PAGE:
Access to Information II : CarbonTax Improves GDP

It's been a busy week with not much time to write - but the recent discussion of yet another report (the 4th so far) silently shelved by the Conservative government has gotten me in the saddle again. A report commissioned in 2007 by the Harper government has shown that carbon taxes benefit both the environment and the economy (exec. summary, full report. Prepared by the consulting firm headed eminent environmental economist Mark Jaccard, the report directly contradicts the Conservative's recent claims that a carbon tax would have apocalyptic effects on both the economy and national unity. Green Party leader Elizabeth May quickly jumped in at the end of last week and re-released the report saying:

“Mr. Harper’s ridiculous claim that taxing carbon will bring about economic ruin and a recession is starkly contradicted by his own research. In fact, this report shows a positive impact on GDP beginning in 2015. With this in the public domain it is clear that Mr. Harper is deliberately distorting the evidence. Mr. Harper’s fear mongering on a carbon tax is a deliberate and premeditated effort to demonize a sensible plan."

The Green Party also drew attention to the report after obtaining it through access to information provisions shortly after its release in 2007. Their re-release is a timely reminder of the Conservative government's practice of covering over reports that it dislikes. As I said the first time I covered this theme, this is no time to be wasting good research. We have got huge challenges ahead, but one of the biggest challenges at the moment is uncertainty, uncertainty about what policies to put in place. Sweeping valuable research under the carpet is totally irresponsible and just plain stupid. So far coverage has been limited to the blogsphere but hopefully the mainstream will pick it up this week (see here, here, here and here)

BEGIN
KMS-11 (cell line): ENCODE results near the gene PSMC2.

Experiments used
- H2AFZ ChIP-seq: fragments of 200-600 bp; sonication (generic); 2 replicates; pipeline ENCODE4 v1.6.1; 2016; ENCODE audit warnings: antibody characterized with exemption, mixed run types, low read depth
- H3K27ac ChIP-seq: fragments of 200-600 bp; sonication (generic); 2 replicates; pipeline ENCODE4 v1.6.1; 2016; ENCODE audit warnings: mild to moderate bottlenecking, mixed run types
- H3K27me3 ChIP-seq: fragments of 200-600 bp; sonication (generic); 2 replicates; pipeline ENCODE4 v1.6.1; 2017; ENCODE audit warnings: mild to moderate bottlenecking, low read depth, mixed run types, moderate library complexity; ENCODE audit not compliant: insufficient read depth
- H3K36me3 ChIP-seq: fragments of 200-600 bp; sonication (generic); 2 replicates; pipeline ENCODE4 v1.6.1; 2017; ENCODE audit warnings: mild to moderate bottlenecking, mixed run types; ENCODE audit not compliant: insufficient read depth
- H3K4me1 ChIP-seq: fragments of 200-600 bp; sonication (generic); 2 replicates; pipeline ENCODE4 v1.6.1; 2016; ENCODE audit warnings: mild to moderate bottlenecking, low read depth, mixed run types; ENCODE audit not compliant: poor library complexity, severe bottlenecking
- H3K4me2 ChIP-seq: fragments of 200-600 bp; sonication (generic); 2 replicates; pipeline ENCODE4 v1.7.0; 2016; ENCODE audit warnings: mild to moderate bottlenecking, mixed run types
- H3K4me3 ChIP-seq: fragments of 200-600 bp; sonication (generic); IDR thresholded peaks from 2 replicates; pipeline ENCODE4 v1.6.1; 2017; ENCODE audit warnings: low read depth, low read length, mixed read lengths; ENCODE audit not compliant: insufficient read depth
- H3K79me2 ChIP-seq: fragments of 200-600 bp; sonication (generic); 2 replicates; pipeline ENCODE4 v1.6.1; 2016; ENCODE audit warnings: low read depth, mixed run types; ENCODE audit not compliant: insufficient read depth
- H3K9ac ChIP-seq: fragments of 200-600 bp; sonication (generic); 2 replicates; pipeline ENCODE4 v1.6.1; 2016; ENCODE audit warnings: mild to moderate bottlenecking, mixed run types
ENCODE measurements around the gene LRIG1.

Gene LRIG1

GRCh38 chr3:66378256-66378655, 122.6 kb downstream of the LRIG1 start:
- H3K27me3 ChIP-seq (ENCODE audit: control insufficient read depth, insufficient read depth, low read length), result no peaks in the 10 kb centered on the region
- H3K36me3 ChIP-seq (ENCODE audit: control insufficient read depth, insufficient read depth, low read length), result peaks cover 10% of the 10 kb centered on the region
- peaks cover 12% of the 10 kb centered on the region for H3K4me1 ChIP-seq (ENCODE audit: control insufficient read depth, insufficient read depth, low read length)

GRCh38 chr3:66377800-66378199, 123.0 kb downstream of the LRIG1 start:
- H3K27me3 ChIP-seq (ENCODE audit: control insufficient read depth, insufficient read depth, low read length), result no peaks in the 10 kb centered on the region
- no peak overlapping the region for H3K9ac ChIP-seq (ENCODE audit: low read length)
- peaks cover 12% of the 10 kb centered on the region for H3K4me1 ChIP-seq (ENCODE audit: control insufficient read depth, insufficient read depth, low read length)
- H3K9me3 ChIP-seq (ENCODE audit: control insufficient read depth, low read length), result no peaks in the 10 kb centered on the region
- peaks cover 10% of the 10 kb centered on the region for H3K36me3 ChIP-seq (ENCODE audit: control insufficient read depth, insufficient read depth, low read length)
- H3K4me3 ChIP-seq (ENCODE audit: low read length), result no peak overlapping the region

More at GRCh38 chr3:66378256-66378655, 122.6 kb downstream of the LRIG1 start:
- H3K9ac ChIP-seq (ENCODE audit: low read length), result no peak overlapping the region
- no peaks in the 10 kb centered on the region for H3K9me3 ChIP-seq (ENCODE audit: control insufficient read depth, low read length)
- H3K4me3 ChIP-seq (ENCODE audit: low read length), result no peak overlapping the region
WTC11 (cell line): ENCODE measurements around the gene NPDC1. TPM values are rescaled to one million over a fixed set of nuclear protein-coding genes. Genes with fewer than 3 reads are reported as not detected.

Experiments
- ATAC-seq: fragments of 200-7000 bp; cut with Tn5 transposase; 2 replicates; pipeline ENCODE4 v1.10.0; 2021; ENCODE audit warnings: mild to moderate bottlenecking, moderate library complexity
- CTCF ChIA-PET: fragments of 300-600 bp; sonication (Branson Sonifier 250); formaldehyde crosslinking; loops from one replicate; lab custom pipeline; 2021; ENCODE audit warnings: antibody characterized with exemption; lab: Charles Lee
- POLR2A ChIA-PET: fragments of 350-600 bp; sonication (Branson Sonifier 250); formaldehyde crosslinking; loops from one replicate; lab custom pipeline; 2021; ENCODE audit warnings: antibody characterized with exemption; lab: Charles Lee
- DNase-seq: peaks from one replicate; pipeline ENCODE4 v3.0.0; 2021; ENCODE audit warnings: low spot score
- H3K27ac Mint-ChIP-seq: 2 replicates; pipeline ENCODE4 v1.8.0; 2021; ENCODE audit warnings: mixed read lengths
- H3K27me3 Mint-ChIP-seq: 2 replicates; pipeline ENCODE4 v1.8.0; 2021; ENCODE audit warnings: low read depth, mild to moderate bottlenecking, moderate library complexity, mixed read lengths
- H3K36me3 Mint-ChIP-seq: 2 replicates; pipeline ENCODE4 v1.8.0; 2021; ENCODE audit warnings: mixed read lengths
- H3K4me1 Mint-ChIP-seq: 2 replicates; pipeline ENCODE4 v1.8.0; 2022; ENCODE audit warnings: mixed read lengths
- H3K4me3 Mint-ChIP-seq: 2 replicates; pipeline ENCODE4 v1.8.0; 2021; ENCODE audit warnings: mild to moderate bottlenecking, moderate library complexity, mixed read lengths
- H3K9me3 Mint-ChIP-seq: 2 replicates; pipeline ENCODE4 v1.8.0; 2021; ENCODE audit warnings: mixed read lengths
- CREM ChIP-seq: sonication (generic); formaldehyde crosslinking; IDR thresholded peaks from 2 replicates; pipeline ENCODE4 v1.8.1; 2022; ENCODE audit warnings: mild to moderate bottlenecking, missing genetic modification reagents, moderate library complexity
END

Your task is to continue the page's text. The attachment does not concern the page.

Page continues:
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This is a blog for news and views on the future of sustainable cites. A major revamp is in the works. Until then I am keeping this version up as an archive of my past writing.

You can expect occasional updates, but not with the same frequency as in the past.

You can also find my writing on urban redesign and sustainability in ReNew Canada, The Mark, Sustainable Cities Canada, WorldChanging, and other more specialized academic publications.

Info on my consulting work, c.v. and current research focus is all here.